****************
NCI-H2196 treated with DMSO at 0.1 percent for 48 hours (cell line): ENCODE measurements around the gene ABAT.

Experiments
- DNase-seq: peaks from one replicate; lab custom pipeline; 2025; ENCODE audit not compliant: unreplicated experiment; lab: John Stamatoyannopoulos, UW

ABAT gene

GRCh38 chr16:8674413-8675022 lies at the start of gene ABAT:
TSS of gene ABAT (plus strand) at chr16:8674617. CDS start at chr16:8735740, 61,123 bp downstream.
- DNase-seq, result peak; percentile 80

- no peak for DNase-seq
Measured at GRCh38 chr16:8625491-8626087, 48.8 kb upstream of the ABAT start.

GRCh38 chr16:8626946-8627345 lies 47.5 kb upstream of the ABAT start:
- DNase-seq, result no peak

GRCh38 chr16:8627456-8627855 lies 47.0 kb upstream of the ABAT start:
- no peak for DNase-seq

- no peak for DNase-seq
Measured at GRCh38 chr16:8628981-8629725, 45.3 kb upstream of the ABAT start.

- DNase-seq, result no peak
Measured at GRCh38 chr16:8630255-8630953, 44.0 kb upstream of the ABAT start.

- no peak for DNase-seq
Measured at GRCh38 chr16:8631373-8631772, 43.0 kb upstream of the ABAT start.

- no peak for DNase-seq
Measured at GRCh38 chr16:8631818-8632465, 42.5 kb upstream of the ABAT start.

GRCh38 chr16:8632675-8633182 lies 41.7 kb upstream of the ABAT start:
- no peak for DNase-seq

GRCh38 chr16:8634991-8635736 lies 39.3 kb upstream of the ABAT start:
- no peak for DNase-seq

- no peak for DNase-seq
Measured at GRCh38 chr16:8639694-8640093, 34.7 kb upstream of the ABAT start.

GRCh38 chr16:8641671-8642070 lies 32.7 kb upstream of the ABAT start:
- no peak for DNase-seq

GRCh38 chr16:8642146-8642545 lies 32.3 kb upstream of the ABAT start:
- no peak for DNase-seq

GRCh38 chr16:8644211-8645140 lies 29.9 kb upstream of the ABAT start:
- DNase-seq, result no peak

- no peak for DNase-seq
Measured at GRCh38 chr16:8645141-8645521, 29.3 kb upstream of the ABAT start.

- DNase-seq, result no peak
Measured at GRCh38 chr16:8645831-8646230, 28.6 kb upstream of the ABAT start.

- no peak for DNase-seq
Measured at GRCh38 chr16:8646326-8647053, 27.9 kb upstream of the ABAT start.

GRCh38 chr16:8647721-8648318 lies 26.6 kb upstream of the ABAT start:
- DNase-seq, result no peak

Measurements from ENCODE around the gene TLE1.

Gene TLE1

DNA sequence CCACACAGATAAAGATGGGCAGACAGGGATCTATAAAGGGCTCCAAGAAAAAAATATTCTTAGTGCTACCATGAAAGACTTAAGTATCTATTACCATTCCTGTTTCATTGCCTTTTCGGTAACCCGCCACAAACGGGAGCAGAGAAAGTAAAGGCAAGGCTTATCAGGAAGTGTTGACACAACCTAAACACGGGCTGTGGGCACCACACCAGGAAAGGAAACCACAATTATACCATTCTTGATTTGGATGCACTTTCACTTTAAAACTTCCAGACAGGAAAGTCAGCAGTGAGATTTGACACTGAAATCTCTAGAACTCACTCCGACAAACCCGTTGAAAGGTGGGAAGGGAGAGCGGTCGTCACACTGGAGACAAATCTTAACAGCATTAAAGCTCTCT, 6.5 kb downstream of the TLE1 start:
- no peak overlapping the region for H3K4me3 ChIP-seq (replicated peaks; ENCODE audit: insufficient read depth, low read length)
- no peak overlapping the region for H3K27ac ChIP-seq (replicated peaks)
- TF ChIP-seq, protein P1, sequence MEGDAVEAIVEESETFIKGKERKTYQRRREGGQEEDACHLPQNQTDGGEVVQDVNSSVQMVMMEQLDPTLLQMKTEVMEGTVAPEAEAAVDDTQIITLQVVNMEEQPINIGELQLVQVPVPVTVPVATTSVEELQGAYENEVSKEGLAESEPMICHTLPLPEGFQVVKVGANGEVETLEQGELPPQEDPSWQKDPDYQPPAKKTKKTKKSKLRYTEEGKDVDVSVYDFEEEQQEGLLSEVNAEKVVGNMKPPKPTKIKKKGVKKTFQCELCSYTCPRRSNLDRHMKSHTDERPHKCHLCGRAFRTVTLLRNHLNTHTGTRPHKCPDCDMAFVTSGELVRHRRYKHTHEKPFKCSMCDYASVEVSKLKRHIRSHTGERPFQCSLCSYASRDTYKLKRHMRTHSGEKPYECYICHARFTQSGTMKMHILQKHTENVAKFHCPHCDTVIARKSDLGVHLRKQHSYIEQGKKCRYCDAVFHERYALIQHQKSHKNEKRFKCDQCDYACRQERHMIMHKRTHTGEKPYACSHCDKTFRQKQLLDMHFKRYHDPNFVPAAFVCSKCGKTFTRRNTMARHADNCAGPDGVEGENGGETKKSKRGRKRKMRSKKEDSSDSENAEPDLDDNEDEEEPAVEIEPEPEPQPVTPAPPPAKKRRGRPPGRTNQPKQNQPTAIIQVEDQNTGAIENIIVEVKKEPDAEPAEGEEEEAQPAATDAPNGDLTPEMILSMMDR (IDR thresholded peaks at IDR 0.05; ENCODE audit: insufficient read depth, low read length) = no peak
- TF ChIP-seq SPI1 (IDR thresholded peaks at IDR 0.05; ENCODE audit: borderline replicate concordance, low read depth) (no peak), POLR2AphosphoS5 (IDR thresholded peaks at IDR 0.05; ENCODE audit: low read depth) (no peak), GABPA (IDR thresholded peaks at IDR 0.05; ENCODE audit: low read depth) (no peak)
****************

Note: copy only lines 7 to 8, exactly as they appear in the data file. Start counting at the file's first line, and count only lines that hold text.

- DNase-seq, result peak; percentile 80

- no peak for DNase-seq